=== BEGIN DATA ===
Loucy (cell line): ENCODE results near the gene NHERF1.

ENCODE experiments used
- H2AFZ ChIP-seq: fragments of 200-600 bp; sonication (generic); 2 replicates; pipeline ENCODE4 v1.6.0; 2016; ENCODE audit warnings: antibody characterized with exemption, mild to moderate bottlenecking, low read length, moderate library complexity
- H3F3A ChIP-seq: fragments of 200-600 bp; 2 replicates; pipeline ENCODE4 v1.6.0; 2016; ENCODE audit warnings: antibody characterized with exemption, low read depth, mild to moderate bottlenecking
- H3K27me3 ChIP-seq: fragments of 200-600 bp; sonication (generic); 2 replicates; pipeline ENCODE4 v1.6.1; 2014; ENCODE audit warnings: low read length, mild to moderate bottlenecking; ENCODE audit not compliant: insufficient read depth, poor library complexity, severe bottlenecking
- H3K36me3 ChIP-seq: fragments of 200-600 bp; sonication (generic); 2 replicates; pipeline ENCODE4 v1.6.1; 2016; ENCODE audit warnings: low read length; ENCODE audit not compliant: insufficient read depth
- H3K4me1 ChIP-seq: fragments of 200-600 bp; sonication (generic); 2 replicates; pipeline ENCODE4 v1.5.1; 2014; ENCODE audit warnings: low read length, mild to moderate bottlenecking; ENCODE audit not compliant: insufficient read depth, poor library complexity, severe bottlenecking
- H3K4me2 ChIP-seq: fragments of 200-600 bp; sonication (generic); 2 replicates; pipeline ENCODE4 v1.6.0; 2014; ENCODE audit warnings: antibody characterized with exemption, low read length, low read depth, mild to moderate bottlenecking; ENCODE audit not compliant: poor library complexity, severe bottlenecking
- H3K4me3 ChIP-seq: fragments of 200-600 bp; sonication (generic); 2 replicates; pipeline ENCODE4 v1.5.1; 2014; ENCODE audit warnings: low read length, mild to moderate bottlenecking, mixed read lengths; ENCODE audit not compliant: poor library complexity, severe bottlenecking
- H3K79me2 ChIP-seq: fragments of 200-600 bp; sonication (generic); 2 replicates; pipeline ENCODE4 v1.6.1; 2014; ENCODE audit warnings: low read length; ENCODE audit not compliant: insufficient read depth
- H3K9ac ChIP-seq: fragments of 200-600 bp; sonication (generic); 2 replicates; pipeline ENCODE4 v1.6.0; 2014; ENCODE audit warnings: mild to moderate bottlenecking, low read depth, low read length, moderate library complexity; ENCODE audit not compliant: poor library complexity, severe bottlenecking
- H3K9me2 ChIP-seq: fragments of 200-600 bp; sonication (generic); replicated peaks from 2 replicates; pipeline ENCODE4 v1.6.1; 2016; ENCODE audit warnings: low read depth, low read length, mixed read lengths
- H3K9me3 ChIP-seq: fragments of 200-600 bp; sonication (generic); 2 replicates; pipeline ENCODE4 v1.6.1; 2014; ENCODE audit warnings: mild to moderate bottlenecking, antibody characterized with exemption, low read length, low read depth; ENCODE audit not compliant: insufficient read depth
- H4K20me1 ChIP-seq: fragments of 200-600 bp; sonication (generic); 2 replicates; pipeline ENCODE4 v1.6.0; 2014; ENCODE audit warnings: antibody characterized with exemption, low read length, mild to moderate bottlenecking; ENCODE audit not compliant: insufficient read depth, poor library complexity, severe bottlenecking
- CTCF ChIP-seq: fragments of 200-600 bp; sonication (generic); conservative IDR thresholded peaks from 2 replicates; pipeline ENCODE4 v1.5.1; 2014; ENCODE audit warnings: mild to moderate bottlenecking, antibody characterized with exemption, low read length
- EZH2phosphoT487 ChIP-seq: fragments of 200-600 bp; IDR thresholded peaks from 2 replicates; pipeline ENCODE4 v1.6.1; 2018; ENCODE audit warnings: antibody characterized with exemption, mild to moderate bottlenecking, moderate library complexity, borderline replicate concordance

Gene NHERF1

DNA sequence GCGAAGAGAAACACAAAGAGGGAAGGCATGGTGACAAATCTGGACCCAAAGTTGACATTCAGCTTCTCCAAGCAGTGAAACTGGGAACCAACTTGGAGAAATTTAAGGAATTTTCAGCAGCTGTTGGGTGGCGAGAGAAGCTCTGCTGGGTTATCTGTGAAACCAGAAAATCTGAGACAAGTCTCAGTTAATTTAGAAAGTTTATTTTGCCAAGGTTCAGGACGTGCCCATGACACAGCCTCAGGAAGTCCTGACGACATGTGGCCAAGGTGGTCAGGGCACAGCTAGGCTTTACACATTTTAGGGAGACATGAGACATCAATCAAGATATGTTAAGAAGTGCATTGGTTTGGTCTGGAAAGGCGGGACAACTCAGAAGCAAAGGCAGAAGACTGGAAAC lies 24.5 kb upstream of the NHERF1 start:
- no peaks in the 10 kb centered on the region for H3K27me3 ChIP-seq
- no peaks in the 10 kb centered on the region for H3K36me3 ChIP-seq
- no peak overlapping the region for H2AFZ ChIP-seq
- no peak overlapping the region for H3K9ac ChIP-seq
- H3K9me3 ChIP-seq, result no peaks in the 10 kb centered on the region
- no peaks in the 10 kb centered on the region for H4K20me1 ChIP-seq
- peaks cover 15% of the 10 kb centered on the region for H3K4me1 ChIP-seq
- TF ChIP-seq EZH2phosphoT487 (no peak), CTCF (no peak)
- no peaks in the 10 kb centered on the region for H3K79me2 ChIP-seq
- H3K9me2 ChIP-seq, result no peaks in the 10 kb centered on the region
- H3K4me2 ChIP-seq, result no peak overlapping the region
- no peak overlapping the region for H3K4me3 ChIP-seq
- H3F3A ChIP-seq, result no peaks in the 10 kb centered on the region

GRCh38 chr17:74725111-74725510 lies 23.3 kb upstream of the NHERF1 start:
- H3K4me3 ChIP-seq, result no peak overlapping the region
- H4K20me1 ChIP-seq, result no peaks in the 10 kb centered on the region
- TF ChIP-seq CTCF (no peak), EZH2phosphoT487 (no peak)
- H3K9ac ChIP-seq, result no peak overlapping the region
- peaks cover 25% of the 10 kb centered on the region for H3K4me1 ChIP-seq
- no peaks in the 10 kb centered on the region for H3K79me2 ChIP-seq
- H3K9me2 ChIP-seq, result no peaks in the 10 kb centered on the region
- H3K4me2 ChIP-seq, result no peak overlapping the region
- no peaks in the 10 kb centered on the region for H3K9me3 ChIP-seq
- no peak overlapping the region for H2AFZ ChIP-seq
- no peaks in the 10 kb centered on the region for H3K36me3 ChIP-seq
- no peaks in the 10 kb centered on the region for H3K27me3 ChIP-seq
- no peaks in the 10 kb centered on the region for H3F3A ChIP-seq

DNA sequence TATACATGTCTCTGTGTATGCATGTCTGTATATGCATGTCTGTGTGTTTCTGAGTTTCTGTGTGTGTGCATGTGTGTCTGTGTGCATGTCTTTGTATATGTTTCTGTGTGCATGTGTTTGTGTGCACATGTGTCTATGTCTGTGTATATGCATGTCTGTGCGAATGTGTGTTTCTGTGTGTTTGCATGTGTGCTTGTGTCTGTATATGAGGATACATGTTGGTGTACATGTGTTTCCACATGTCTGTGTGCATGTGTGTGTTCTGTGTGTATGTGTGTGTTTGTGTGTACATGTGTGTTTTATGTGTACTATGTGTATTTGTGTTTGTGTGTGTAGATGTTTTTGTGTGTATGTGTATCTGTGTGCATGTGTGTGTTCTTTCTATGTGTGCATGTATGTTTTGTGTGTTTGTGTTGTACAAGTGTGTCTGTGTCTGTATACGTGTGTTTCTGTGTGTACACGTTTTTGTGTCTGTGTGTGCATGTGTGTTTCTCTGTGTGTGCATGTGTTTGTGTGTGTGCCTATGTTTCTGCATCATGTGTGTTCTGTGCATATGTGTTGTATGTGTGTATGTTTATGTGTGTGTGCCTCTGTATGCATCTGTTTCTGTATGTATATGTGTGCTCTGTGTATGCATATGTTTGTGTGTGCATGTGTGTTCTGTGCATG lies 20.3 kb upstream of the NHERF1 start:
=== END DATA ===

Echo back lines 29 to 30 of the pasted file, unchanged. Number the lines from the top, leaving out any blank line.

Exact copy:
- H3K4me2 ChIP-seq, result no peak overlapping the region
- no peak overlapping the region for H3K4me3 ChIP-seq